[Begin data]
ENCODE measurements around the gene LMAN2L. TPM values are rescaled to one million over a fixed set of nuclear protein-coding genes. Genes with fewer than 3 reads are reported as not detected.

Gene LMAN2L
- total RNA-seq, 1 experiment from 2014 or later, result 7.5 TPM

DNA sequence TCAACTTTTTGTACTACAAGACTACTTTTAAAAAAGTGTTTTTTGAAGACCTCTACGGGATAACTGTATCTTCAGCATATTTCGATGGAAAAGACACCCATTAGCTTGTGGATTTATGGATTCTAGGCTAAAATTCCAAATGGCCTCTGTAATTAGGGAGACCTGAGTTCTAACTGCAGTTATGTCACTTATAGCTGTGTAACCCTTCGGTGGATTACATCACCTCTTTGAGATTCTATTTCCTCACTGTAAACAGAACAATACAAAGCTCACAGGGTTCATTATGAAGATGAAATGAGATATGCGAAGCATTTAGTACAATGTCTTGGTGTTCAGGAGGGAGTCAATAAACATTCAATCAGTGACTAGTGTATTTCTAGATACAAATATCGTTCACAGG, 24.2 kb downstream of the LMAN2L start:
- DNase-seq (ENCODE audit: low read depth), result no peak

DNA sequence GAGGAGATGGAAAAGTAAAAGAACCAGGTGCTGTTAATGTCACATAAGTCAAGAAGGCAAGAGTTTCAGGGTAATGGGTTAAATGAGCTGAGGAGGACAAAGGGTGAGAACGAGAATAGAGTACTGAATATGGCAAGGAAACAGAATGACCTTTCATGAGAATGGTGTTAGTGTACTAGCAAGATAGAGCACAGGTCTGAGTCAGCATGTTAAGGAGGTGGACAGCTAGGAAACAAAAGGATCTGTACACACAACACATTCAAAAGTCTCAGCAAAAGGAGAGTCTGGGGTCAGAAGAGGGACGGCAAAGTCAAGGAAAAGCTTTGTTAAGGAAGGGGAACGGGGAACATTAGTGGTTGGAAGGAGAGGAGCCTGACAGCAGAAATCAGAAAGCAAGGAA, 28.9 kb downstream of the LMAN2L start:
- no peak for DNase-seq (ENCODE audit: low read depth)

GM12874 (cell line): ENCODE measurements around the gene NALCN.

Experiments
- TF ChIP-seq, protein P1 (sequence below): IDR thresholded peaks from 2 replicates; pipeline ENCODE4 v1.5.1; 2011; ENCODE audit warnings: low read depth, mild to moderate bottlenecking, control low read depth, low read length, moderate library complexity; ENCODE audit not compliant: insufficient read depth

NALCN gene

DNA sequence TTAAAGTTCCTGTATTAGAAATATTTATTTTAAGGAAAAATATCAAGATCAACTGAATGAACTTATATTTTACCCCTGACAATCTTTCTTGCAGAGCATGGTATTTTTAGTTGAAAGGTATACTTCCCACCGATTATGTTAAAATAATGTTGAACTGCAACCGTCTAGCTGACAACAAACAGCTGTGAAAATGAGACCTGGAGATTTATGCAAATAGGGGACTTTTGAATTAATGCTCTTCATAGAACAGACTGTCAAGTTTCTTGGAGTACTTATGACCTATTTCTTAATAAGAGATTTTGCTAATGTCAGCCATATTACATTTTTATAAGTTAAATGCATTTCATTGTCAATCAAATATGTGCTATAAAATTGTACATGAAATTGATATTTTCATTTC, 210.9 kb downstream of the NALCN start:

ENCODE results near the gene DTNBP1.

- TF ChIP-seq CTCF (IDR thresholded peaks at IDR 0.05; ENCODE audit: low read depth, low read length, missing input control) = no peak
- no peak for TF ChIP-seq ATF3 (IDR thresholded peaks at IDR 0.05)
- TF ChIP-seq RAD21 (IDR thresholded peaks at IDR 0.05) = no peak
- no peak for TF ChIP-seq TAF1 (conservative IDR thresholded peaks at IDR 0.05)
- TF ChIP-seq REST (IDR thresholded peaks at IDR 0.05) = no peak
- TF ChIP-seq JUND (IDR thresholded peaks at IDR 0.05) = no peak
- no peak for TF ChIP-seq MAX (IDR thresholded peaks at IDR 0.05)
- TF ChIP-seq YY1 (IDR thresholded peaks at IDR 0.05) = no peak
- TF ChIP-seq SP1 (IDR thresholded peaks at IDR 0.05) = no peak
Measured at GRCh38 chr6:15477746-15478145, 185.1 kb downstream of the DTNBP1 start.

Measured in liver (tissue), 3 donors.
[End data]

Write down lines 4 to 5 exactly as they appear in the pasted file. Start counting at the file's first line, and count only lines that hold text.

DNA sequence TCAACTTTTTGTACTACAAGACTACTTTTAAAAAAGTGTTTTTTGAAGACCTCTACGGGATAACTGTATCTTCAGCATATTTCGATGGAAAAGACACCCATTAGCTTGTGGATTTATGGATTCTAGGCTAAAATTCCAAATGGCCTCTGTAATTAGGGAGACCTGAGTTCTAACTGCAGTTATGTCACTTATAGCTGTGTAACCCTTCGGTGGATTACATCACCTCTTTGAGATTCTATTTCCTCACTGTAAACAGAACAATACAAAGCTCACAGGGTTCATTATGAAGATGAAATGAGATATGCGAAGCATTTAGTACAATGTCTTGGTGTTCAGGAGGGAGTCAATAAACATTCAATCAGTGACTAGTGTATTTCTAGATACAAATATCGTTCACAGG, 24.2 kb downstream of the LMAN2L start:
- DNase-seq (ENCODE audit: low read depth), result no peak